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Archive for the 'photography' Category

Eugene Von Bruenchenhein & Evelyn Kalka (Marie)

Tuesday, March 10th, 2020

One of the most beautiful bodies of work a photographer can make is the one where his wife is his muse. I just adore the Harry Callahan photographs of his wife and muse Eleanor made over 50 years and the work of Alfred Steiglitz around Georgia O’Keeffe. There is a long tradition of artist and muse; wife as muse. This is where I approach the gorgeous photographs of Eugene Von Bruenchenhein (1910-1983) and Marie.

The man was an interesting self-taught American outsider artist from Wisconsin spanning over 40 years of creativity across the genres of poetry, more than a thousand post-apocalyptic landscape paintings, drawings, hundreds of sculptures made of chicken bones, ceramic and cement and thousands of intimate photographs of his wife and muse, Marie.

Evelyn Kalka met Eugene Von Bruenchenhein in 1939. She was 19 years old, he was 29 years old. They married three years later. Marie was a name apparently taken on by Evelyn in honour of Eugene’s favourite aunt. In their small bungalow they created an artistic reality that was overshadowed by real poverty. Inside their bungalow he created art that wasn’t recognised until after his death. This art included the thousands of photographs of his wife, Marie.

That’s exactly what I love about the wife as muse work of Eugene Von Bruenchenhein and how it played a part in the larger stage of his private reality of personal creativity inside that bungalow.

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Three Almost Random Vernacular Photographs

Friday, January 10th, 2020

I’ve always been an admirer of vernacular photography. That being defined as travel and vacation photos, family snapshots, photos of friends, class portraits, identification photographs, and photo-booth images. Photography by the people and for the people, you might say. And, as I’ve aged, the power of this genre of photography has done nothing but be further enhanced by my own stories over time. After all, 90 percent of what we see in a photograph is what we bring to it as the viewer.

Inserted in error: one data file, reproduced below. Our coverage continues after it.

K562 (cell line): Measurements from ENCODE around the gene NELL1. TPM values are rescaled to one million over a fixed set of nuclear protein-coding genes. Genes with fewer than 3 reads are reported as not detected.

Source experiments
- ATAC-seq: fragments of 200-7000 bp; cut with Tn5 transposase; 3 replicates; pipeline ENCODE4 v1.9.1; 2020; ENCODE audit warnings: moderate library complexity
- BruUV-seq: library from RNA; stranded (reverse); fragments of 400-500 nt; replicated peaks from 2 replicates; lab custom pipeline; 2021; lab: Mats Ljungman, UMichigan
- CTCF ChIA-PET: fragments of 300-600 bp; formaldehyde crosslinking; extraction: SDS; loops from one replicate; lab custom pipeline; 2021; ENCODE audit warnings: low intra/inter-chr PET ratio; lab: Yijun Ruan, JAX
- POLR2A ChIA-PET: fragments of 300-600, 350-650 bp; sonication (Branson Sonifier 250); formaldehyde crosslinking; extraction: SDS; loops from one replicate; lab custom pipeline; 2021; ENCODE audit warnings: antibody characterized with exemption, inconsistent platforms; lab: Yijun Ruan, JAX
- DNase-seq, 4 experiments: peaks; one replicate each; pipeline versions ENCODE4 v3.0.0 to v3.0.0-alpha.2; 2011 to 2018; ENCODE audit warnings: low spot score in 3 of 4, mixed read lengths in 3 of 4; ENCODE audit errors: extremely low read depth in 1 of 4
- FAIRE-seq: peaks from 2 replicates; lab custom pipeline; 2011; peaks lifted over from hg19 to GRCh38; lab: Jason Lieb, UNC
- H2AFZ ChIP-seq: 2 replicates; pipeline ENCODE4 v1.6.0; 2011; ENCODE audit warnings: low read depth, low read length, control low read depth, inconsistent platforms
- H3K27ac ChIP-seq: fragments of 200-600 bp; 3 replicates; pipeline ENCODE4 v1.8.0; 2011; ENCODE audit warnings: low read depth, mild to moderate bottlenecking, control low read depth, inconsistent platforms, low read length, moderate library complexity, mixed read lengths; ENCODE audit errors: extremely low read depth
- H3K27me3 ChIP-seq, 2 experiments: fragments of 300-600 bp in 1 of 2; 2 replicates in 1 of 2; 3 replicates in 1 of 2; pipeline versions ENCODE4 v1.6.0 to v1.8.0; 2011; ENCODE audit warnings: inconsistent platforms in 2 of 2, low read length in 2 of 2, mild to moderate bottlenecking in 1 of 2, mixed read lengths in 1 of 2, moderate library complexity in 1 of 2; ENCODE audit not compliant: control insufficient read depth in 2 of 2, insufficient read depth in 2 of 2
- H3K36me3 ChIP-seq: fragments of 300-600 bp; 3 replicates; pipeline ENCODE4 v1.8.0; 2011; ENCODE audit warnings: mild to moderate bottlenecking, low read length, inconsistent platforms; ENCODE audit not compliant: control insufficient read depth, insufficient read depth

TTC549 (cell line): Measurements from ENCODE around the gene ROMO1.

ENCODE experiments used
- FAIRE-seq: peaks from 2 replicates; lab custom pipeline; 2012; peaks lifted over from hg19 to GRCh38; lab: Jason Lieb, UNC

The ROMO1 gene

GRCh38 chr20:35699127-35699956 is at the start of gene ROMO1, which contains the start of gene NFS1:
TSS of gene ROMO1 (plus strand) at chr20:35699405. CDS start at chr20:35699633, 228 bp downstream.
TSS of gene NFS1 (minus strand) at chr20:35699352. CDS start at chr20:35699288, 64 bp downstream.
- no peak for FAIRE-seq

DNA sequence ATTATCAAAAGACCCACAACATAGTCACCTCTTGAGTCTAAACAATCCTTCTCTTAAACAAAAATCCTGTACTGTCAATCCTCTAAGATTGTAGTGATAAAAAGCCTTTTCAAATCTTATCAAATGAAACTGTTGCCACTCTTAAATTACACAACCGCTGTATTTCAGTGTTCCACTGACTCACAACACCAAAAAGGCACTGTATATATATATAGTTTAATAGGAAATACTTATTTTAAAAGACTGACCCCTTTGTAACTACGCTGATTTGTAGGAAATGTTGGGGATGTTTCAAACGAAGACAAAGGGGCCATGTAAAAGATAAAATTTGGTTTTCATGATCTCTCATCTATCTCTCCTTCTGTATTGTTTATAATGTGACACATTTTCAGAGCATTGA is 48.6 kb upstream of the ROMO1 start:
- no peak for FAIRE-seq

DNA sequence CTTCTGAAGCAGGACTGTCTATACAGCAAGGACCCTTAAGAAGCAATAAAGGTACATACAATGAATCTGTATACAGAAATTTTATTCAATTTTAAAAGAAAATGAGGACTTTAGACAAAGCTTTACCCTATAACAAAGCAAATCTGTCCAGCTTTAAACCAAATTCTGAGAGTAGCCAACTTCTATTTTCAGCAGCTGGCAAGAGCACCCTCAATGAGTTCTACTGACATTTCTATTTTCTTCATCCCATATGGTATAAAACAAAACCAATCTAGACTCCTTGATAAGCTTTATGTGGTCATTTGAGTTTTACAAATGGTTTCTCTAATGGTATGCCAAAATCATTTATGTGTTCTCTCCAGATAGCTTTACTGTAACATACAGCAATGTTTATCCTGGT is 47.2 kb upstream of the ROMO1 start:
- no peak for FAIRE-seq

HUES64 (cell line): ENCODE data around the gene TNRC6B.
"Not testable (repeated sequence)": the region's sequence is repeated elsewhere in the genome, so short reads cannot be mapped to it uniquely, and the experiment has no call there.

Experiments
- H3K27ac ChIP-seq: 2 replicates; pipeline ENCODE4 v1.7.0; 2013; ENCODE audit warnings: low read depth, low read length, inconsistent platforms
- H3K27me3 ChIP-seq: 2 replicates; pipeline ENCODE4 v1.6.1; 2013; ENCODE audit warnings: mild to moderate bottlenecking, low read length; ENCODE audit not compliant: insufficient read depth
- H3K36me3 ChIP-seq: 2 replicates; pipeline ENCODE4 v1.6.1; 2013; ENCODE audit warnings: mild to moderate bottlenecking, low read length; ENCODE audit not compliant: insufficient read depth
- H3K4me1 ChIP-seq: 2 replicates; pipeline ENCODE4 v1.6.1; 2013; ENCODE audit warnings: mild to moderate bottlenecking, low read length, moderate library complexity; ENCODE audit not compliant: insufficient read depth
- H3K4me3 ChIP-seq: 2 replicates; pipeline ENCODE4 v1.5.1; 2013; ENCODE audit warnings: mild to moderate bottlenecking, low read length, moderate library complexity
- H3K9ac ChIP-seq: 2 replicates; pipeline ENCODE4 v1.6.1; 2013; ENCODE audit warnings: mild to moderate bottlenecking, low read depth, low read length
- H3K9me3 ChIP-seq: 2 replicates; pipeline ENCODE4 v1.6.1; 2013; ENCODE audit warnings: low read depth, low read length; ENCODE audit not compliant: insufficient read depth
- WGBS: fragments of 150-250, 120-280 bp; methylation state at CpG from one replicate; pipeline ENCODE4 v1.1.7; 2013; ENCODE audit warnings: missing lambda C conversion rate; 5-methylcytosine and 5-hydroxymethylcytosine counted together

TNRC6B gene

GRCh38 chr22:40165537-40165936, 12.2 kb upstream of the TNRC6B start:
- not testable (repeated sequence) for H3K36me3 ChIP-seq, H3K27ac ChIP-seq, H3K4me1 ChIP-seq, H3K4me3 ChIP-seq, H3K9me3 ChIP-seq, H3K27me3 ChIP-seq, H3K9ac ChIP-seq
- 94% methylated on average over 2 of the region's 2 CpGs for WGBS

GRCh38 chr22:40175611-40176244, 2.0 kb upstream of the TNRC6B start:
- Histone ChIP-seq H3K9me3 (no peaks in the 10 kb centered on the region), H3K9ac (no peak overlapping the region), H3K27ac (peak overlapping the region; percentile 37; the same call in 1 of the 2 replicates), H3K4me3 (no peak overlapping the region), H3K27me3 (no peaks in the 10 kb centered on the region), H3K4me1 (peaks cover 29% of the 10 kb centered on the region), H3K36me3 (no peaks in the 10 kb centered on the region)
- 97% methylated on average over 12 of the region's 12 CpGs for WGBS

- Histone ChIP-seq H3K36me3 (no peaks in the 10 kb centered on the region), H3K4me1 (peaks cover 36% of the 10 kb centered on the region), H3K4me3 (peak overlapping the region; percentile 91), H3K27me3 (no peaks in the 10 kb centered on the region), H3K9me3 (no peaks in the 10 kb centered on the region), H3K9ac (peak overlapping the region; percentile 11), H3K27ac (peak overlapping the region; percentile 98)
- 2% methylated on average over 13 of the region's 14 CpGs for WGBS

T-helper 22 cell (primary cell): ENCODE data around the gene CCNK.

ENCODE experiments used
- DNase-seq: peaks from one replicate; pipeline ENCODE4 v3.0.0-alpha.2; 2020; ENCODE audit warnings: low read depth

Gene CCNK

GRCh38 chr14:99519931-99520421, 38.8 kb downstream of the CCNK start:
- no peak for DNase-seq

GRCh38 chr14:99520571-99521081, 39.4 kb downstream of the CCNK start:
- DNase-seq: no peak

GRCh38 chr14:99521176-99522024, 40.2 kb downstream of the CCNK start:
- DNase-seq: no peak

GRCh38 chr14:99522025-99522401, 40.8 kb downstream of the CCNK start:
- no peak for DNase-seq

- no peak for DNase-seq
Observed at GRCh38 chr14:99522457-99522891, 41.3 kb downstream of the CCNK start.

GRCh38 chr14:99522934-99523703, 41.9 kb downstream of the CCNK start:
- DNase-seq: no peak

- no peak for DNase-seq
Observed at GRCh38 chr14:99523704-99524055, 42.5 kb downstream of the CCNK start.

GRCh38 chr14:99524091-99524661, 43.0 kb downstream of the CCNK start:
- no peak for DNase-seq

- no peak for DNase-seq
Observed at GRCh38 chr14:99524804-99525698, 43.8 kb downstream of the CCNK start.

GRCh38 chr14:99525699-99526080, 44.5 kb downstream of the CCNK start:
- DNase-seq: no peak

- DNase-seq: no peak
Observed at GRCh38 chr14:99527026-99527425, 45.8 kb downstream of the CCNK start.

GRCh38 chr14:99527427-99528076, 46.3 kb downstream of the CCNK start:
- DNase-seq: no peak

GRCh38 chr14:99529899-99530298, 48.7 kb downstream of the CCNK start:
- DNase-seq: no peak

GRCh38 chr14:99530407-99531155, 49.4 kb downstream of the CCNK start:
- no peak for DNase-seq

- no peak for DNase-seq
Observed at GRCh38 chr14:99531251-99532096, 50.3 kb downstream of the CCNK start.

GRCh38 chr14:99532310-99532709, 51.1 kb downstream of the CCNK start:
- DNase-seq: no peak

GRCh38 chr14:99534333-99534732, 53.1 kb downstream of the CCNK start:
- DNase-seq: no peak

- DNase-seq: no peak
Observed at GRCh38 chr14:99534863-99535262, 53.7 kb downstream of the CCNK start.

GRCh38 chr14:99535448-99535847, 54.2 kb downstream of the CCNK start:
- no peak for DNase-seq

The first example (below) is a 1970s photograph of someone I knew rather well in an on/off roundabout villainous manner. On one occasion, totally randomly, on the day I was discharged from the Royal Australian Navy I sat on the plane beside this guy. He just had this way of popping up in my youth. Robert Jeffries died in, if I remember correctly, late 1993 along with someone else I knew quite well back in the day… so he’s long left the earth. Therefore I won’t talk about his villainy. That can rest.

Needless to say this photograph of Rob with a girl named Sylvia Skell (also deceased) is taken on the foreshore of the area of Northern Tasmanian coastline where I grew from a child to an adult. Within this vernacular photograph I can smell and feel the wind (drunken and sober); I have layered memories of these people across time; it’s much like Rebecca Solnit described in River of Shadows as the capture of space and time in a two dimensional frame. For me, at least, this is a powerful photograph.

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Groups Killed my Passion for Film Photography

Friday, June 14th, 2019

Self portrait holding a Zenza Bronica ETRSi 120 film camera

Photography, especially shooting old film cameras, was a passion only five or six years ago. I enjoy slowing down and really looking and thinking about what a picture should become on that piece of analogue film. I loved processing the film in chemicals in the bathroom; I loved scanning them into my computer frame by tedious frame; sometimes I loved to get a picture printed, as well. I never did get around to building that darkroom.

That passion ended for me when it was made clear that I’m not and never will be a part of the film photography community. And it all started with a random tweet by Shelley Sometimes about film photography not being analogue. I’m sorry, but anything that isn’t digitised is analogue. It’s a simple matter of understanding what the hell digitisation is and how it works… but we needn’t go there. Somebody cool told all the cool kids that it was uncool to say analogue in relation to ‘analogue film’ and things got ugly.

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About the Author

Steven Clark Steven Clark - the stand up guy on this site

My name is Steven Clark and I live in the Derwent Valley in Southern Tasmania. I have an MBA (Specialisation) and a Bachelor of Computing from the University of Tasmania. I'm a mazer & a yeast farmer (making beer, fruit wine and mead as by-products of continuous improvement in my farming practices). I'm a photographer, although my film cameras are currently silent. I do not tolerate idiots. I do not tolerate bigotry. I do not tolerate excuses. Let's be clear, if you sit with my enemies you my are my enemy for life.

Blogger. Thinker. Brewer. Drinker. Life partner to the amazing and incredible Megan.

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